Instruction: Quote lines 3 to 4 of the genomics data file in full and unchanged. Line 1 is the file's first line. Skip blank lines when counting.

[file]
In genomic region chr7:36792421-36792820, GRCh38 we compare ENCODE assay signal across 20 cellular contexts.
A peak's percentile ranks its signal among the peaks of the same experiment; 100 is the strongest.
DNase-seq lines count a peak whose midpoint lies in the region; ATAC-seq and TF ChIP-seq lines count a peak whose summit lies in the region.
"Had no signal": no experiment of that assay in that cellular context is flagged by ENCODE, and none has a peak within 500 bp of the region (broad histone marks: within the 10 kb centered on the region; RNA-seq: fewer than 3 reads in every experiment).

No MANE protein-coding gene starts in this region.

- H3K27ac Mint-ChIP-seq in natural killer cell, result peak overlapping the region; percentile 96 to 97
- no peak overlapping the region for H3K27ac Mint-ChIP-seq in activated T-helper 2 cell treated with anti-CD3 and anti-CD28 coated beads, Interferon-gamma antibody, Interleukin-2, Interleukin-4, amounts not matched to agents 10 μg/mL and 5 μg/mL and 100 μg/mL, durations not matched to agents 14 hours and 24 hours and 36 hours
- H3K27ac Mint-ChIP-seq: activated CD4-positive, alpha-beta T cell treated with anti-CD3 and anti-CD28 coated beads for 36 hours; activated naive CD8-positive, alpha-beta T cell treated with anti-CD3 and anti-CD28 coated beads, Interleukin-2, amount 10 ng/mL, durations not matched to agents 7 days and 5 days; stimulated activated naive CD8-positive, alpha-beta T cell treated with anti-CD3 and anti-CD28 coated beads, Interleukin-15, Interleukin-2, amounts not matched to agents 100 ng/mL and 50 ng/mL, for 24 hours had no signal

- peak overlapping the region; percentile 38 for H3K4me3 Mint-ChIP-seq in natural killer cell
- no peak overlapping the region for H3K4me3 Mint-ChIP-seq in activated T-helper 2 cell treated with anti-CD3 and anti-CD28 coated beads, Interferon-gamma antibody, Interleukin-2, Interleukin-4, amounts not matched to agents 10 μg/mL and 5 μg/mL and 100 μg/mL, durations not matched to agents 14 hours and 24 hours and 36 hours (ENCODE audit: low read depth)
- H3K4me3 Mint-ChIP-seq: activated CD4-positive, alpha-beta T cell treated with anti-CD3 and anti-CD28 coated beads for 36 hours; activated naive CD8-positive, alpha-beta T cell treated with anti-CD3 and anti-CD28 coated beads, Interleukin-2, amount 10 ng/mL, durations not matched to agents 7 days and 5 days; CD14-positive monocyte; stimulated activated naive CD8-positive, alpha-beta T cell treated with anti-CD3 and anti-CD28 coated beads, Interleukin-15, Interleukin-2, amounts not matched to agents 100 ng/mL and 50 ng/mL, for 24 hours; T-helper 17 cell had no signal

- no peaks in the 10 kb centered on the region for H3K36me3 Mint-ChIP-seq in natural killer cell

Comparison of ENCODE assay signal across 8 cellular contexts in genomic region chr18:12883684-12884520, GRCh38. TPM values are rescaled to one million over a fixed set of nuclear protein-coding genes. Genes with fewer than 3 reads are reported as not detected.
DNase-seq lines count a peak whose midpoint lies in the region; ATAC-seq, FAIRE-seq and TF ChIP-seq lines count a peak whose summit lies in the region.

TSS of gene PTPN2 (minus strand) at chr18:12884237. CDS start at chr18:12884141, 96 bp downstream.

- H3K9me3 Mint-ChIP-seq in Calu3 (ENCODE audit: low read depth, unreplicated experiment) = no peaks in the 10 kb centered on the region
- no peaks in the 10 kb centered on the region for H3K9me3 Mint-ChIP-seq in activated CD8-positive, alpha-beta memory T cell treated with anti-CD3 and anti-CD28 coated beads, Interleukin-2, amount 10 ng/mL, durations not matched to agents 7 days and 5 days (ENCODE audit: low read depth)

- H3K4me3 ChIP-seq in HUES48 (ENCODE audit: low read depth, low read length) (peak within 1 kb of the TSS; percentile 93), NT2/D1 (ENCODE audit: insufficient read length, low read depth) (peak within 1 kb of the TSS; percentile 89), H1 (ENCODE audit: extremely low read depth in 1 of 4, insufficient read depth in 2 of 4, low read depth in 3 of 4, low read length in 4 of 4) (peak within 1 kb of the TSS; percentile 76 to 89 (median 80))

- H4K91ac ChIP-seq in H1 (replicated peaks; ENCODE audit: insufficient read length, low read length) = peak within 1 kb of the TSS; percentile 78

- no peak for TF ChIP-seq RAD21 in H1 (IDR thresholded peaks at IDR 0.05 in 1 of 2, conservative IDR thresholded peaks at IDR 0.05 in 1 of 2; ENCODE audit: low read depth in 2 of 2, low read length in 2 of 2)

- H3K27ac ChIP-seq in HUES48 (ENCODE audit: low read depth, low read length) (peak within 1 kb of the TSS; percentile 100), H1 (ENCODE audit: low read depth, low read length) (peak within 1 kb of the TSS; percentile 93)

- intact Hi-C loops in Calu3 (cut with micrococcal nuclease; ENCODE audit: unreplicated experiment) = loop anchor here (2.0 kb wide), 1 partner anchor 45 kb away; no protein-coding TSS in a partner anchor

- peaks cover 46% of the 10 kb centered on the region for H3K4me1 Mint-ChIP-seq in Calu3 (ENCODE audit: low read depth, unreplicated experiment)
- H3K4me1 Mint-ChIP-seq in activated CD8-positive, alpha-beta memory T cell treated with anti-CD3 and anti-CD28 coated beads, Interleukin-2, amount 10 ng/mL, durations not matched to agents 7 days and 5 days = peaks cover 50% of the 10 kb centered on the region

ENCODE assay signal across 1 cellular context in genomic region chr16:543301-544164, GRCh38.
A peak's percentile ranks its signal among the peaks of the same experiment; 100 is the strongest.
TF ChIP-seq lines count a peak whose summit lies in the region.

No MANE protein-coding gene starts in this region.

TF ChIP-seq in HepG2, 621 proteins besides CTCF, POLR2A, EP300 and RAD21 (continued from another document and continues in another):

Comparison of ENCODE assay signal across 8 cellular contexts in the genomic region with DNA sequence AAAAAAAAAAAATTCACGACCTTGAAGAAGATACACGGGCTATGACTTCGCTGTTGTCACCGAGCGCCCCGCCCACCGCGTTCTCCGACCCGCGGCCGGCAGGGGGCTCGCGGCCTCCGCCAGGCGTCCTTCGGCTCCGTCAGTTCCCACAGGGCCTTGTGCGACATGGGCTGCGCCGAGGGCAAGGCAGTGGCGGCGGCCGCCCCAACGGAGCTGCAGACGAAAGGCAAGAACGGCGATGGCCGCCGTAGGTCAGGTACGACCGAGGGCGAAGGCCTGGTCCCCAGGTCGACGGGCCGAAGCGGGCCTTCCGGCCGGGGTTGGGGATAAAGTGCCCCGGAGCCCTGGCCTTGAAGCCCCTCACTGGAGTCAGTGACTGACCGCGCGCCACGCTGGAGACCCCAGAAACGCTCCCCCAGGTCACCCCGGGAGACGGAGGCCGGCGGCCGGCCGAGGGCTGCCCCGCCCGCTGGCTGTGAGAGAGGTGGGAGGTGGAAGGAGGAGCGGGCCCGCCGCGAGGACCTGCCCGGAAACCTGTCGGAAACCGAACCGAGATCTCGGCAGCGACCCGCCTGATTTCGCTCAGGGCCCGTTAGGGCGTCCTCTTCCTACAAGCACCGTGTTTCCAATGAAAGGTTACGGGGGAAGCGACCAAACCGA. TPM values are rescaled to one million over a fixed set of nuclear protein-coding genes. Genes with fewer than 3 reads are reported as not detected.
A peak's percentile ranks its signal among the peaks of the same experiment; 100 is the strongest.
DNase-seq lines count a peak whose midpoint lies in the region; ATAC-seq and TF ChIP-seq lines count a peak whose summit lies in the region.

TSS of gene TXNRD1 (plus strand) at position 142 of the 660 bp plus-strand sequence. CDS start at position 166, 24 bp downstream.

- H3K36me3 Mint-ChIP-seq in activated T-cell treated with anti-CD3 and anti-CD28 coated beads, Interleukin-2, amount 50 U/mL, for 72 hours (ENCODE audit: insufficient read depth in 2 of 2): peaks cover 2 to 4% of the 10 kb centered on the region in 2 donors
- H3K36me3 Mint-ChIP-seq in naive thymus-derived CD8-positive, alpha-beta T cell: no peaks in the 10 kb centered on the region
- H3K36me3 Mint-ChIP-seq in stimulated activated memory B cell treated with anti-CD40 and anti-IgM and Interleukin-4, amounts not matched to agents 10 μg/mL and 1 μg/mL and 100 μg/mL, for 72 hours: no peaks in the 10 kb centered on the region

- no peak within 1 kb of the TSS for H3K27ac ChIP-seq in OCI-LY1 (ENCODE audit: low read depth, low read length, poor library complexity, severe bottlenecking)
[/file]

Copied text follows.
DNase-seq lines count a peak whose midpoint lies in the region; ATAC-seq and TF ChIP-seq lines count a peak whose summit lies in the region.
"Had no signal": no experiment of that assay in that cellular context is flagged by ENCODE, and none has a peak within 500 bp of the region (broad histone marks: within the 10 kb centered on the region; RNA-seq: fewer than 3 reads in every experiment).